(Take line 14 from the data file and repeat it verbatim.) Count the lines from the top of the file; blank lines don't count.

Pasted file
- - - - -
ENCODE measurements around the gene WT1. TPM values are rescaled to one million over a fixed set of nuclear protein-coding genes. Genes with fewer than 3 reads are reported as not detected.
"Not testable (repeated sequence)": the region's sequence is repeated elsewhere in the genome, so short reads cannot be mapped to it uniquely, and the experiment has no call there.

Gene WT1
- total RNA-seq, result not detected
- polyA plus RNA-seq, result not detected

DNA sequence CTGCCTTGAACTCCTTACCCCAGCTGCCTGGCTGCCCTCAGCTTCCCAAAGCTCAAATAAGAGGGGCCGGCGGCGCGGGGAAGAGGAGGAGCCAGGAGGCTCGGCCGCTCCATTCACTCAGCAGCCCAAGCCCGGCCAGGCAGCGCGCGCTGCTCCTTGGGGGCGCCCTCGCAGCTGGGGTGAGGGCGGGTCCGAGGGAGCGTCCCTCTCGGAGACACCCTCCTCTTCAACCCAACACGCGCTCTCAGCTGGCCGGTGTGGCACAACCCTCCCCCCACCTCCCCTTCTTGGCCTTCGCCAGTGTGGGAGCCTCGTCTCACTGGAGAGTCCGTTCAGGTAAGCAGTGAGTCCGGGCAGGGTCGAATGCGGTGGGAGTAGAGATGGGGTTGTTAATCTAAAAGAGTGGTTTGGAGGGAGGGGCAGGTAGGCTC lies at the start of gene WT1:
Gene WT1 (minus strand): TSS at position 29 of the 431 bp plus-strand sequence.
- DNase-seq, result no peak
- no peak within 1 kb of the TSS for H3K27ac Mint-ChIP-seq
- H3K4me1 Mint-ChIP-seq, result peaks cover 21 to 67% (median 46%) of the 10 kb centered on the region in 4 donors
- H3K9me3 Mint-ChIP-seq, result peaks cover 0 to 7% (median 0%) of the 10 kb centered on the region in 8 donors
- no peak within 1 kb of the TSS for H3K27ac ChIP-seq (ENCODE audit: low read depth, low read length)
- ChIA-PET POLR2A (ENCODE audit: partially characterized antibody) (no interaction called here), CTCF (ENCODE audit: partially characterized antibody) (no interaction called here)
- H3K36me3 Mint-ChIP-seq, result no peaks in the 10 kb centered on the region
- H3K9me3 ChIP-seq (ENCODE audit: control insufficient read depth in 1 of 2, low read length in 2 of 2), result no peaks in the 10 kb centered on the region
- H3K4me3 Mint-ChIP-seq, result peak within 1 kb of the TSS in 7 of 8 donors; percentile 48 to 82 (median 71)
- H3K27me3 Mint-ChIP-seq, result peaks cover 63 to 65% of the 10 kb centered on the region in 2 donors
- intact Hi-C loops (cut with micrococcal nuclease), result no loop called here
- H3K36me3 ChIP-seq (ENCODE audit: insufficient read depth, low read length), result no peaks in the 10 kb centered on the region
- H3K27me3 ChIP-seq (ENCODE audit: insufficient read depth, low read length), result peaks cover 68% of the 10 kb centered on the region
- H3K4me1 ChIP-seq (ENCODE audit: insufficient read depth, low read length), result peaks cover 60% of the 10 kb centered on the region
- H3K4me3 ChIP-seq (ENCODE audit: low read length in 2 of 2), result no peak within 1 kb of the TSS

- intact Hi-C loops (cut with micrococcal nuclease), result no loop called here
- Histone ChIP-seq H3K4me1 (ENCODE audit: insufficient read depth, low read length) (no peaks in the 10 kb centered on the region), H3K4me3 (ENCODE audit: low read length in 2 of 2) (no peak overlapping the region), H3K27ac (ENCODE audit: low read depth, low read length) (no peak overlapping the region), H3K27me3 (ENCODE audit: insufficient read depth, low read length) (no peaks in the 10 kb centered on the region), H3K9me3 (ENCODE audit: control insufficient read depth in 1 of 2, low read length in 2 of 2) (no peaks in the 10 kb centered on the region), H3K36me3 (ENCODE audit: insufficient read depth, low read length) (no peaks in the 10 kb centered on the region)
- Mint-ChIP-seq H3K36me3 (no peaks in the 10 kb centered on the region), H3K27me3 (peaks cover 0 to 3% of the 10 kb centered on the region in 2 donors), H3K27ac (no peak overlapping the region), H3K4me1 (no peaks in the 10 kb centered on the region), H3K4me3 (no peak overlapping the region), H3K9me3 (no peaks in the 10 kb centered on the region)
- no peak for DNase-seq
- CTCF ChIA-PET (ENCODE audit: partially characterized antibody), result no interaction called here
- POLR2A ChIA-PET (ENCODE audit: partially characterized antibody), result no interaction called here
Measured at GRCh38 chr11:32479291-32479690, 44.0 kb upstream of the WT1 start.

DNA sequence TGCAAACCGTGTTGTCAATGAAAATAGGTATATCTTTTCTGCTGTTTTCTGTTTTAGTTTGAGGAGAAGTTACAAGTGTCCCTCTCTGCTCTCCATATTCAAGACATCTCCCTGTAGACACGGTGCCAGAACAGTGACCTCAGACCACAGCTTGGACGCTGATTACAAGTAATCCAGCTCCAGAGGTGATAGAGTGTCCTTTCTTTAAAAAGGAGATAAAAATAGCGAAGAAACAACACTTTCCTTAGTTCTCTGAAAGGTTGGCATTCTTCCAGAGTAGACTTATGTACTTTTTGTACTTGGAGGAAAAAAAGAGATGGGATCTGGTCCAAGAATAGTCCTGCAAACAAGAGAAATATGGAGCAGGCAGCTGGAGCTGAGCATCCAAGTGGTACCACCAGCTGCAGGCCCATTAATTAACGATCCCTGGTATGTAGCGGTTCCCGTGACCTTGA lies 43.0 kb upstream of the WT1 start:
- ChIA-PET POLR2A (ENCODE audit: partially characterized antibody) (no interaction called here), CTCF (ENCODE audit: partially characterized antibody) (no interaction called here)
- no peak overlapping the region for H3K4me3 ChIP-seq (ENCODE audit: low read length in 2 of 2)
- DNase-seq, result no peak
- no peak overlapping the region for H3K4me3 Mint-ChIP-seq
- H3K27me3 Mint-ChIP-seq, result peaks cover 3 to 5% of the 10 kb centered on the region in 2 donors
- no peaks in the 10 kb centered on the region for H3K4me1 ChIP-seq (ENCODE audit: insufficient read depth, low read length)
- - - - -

- H3K36me3 Mint-ChIP-seq, result no peaks in the 10 kb centered on the region